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Access London 10e
By Richard Saul Wurman
HarperCollins Publishers, Inc.Copyright © 2006 Richard Saul Wurman
All right reserved.
A provincial settlement on the edge of the civilized world; a trading district dominated by merchants and aldermen; a royal stronghold; a center of politics, power, and culture . . . London has had almost as many faces as it has years of history. England's capital and Britain's seat of government has evolved over the centuries from an area covering just 677 acres into a vast 620-square-mile metropolis along the north and south banks of the River Thames, home to seven million citizens. Indeed, London is not one but several cities coexisting in the same space. Look up at Big Ben on a bright autumn morning or stroll along the Embankment on a warm summer evening at sunset and you'll find the London of film sets, complete with red double-decker buses, chunky black cabs, and umbrella-toting politicians. Look closer and catch a glimpse of local London, comprising 32 highly individual boroughs, each with its own mayor and council, not to mention its own special quirks and charms. An elegant town-house atmosphere permeates Mayfair, for example, whereas the literary legacy of Virginia Woolt's era clings to Bloomsbury. To the east, finance still dominates the original City, or Corporation, of London; meanwhile, law and politics rule sober Westminster. Of course, there is also historic London, seat of cathedrals and kings. The city was established roughly 2,000 years ago,first as a Celtic settlement, then as Londinium, a lonely Roman outpost that eventually grew into the hub of an empire extending around the globe. The city is a survivor, having weathered the brazier of history: Queen Boadicea of the Celts burned the city to the ground in AD 61, but within a few years it had risen from the ashes; the Great Plague swept through in 1665, followed by the Great Fire of 1666, but neither disaster nor the 20th-century Blitz, centuries later, could annihilate the city's collective soul or the souls of its inhabitants past and present. Famous ghosts from every epoch cohabit here-in just one day you may happen upon Henry VIII or Anne Boleyn in the Tower of London, William Shakespeare in Southwark, and Charles Dickens in Tavistock Square. Even modern redevelopment plans have failed to tarnish London's grandeur: St. Paul's Cathedral retains its majesty, despite the cheerless and now derelict glass-andsteel structures that crowd it on Paternoster Square.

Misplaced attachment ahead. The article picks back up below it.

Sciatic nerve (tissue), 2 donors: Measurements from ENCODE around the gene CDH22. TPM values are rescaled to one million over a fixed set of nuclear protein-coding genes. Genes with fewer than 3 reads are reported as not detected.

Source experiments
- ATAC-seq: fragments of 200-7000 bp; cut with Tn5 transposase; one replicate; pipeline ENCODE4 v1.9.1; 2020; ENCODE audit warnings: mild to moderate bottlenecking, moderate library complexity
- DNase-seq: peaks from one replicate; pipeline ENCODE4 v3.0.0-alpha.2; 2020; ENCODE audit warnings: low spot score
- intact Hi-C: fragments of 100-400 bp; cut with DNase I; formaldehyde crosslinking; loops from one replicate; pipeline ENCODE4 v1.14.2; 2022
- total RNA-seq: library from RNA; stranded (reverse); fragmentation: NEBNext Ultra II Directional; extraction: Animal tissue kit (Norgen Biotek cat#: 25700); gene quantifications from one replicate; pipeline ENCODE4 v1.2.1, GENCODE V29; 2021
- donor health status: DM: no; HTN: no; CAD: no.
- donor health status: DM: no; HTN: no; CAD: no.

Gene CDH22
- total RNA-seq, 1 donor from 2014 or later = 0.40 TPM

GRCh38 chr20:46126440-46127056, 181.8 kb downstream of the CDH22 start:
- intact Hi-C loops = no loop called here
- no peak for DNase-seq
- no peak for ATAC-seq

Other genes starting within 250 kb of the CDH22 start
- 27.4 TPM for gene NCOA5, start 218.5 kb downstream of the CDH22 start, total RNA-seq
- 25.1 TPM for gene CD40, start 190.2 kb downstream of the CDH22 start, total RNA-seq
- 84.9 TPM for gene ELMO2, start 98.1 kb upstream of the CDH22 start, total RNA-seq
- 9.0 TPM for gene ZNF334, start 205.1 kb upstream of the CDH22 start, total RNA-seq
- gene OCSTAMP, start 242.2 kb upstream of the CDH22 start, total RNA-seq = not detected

But no city thrives on its past alone. Modern London stands tall, in the space-age Lloyd's of London Building, in the high-tech Docklands developments, and in the best of contemporary art and theater, as well as in the fast-food joints that have cropped up on various corners. Modern British describes the inventive, eclectic cooking of a new generation of chefs who base their dishes on British ingredients but draw on the best of international food and flavor combinations, using such seasonings as lemongrass, coriander, and white truffle oil and pairing quail with foie gras and wild mushrooms or monkfish with herb risotto and tomato confit. Trendy restaurants are booming, and the fashion scene is rated the most exciting in the world by international designers who have opened their flagship stores here. But to be honest, London also possesses a dark side, with an undercurrent of racial tension in the East End; a class system that produces its own special problems, including stereotypes perpetuated by something as simple as an accent or dialect; the homeless, who huddle under railway bridges; and, of course, crime. The infamous pea-soup fogs have disappeared, but they've been replaced by noxious exhaust fumes and grime-mostly from cars jamming narrow streets and alleyways never meant to cope with modern-day traffic . . .
Excerpted from Access London 10e by Richard Saul Wurman Copyright © 2006 by Richard Saul Wurman. Excerpted by permission.
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